Here’s a discovery I made today: if you’re working with an assistant editor, you can send a bunch of proxy files to the assistant, have them sync audio with the proxy files, and then when you get the files back, you can merge them into your event and they will connect to the high-res files. It’s pretty slick, and obviates the need to send out original or ProRes media. The proxy media that Final Cut Pro X creates is a 1/4 size version of the ProRes media, and it’s so good that I’m hard-pressed to tell the difference between original and proxy in the Viewer while I’m editing. Of course, if you play back full screen, you see the jaggies.
NOTE: I’m using DualEyes for the audio syncing, since PluralEyes doesn’t yet have a FCPX version. And FCPX’s built-in synchronize clip feature only works when you know which two clips to sync – so you need DualEyes if you’re batch-processing large numbers of clips at a time.
Here’s the workflow:
1. Create an event (Opt-n) and import some video and audio into it (cmd-shift-i). On the import dialog box, make sure you place a check next to “Create proxy media.” Wait until the proxy files have been created. Quit FCPX.
2. Now we have to do some work in the finder: make sure you have the external hard drive mounted that you want to copy the event onto, which you’ll be passing to the assistant or taking away to work on yourself. Also make sure it has a folder called Final Cut Events in the root. Then navigate to your Final Cut Events folder (in your Movies folder if you’re working off local hard drive, or in root level of an external drive). Find your event folder. Copy the folder and all subfolders EXCEPT one: don’t copy the Render files folder, and deselect all the video files in the Original Media folder, so that you copy only the original audio files. The whole point of proxy media is to save space and time, so you don’t want the hi-res files leaving your primary storage.
3. When the assistant gets the drive and opens FCPX, there will be a red alert displaying in the event, warning that the footage is offline. Don’t panic. Just press cmd-, or open preferences from the Final Cut Pro menu. Under Playback, select “use proxy media.” Now, everything is groovy: the proxy footage shows up, and your assistant can get to work, as follows.
4. Quit FCPX. In DualEyes, create a new project. Select the video files located on the Transcoded Meda > Proxy Media folder. Add the audio files located in Original Media. Run the sync (I always run with “try really hard” selected, because it always works better and is worth the extra waiting time). Files that match the length of your video clips will be added to the Proxy Media folder. Also a temp folder created by DualEyes. When the batch is finished, delete the temp folder, and move the new audio files over to the Original Media folder.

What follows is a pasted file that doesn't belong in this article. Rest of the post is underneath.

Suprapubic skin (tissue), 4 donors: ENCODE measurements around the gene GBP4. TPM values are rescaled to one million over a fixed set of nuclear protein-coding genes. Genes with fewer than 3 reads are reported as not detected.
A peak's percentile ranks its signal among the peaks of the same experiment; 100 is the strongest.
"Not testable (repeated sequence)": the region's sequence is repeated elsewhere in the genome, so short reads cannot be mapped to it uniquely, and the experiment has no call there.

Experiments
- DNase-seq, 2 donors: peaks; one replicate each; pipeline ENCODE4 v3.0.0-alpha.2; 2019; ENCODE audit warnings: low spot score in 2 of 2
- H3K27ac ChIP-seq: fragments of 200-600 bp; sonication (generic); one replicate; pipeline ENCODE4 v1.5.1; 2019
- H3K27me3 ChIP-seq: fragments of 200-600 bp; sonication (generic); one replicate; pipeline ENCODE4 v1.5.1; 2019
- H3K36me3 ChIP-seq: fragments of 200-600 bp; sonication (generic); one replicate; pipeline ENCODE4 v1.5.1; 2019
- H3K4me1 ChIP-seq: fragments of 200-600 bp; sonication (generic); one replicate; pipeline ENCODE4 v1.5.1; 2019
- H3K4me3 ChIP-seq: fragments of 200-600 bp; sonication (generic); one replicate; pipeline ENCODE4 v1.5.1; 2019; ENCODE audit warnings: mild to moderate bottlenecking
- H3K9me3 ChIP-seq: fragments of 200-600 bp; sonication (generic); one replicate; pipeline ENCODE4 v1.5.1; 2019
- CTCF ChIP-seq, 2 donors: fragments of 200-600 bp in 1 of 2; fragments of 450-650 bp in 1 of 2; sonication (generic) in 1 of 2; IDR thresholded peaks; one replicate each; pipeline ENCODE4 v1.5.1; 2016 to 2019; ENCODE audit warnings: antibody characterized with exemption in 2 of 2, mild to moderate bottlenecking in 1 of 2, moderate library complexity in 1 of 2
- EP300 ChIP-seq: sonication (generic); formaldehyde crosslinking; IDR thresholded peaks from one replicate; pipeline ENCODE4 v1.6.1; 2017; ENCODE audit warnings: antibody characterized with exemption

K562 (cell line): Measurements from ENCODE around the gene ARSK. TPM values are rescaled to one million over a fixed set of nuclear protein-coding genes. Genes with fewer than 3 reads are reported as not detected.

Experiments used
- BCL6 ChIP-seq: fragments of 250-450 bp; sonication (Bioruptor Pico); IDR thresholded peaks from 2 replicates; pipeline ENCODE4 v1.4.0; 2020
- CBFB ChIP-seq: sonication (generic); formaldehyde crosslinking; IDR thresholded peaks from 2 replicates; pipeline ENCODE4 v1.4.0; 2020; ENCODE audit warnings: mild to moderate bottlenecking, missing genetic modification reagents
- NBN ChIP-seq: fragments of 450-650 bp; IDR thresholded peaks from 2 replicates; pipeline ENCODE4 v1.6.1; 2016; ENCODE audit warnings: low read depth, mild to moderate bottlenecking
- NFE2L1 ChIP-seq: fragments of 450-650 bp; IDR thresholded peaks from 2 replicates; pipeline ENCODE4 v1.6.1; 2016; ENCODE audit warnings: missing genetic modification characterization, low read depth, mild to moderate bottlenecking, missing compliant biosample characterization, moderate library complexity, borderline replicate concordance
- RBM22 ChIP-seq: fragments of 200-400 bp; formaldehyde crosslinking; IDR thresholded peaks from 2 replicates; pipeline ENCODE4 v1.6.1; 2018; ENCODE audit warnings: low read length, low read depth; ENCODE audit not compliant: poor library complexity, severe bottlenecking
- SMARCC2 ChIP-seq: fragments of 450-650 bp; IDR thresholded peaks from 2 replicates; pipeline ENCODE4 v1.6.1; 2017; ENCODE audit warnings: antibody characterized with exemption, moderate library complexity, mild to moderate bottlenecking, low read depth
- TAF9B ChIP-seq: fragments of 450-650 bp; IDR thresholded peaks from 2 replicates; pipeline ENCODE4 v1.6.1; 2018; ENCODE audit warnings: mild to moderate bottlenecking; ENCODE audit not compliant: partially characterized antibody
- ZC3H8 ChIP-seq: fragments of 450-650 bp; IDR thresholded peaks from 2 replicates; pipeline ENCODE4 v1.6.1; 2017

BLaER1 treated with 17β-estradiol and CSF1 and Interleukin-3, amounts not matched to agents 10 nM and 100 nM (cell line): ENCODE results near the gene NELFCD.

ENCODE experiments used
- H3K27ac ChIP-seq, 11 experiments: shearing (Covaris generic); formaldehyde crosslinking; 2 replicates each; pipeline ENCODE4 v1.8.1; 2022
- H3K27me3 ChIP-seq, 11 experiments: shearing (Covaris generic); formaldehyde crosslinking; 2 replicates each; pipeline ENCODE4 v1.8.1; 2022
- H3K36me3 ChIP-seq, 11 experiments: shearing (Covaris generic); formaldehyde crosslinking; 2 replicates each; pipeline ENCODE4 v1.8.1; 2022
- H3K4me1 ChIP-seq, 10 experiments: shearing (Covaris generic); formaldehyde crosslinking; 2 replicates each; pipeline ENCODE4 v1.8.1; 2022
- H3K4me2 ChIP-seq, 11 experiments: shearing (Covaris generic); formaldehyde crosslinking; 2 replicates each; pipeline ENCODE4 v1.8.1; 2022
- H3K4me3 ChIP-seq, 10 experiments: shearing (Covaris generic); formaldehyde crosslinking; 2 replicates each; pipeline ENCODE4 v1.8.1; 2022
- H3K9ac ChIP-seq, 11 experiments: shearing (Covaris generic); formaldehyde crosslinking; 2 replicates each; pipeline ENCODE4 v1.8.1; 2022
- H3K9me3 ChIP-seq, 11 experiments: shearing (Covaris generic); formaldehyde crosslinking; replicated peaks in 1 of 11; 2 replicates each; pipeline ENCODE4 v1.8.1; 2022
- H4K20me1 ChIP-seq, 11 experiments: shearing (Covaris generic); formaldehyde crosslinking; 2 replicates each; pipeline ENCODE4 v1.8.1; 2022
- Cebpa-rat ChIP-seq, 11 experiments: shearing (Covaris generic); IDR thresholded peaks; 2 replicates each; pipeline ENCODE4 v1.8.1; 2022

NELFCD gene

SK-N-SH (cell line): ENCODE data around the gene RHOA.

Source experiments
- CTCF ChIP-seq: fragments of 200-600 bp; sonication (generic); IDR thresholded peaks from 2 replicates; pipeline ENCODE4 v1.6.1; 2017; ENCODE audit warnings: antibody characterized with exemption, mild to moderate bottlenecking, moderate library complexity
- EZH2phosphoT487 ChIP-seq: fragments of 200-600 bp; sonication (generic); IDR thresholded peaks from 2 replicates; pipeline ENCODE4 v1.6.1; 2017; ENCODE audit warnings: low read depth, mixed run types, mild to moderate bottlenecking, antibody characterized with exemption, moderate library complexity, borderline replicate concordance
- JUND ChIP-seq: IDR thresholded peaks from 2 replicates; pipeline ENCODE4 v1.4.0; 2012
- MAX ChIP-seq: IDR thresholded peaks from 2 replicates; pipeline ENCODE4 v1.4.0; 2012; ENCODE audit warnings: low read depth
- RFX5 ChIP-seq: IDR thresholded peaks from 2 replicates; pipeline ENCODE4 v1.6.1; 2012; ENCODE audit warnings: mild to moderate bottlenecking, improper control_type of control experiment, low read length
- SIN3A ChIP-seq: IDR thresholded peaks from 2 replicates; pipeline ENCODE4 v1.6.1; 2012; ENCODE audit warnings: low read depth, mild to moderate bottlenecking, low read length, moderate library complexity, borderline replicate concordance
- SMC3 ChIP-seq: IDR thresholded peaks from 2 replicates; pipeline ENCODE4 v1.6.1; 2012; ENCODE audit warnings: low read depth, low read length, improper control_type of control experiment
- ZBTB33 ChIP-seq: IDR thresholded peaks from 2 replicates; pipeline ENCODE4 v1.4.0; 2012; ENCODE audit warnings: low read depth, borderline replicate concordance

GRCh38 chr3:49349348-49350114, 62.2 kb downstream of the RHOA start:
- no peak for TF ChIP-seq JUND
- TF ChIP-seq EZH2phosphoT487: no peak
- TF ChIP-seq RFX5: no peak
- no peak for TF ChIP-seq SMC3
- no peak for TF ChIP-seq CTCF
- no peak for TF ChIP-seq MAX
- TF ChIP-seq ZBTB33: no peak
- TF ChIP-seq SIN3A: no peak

5. Now open FCPX. You’ll find all the new audio files added to your project. These will be named with both the video and audio clip they are associated with, so that you can tell immediately which file to synchronize by its name. Cmd-click on the video and the audio file to select both, then press opt-shift-G to synchronize the clips. FCPX creates a synchronized clip for each. At this point, the assistant can add keywords, create smart collections, and do whatever work is necessary on the files to send them back to the main project.
6. To bring the event back in, connect the external hard drive to your home system. Remove the event on the home system from the Final Cut Events folder, but don’t throw it away yet. Place the event coming from the assistant into the Final Cut Events Folder in its place (Final Cut should be closed while you do this). Grab the original media (or references to the original media) from the Original Media folder that you’ve parked on the home system, and move it to the Original Media folder on the incoming event. You can now throw away the old event, because the one from the assistant will replace it.
7. Start FCPX. Everything should read-in normally, and you’re good to go: the original files will now be used (provided the “use original or optimized media” is selected on the home system’s FCPX preferences).
It’s important to remember that in FCPX, you can’t modify the original media (or any other media, for that matter) outside of FCPX. It will render the media permanently offline inside of FCPX if you do, and you’ll have to re-import it. This is a problem that I hope is fixed in future versions.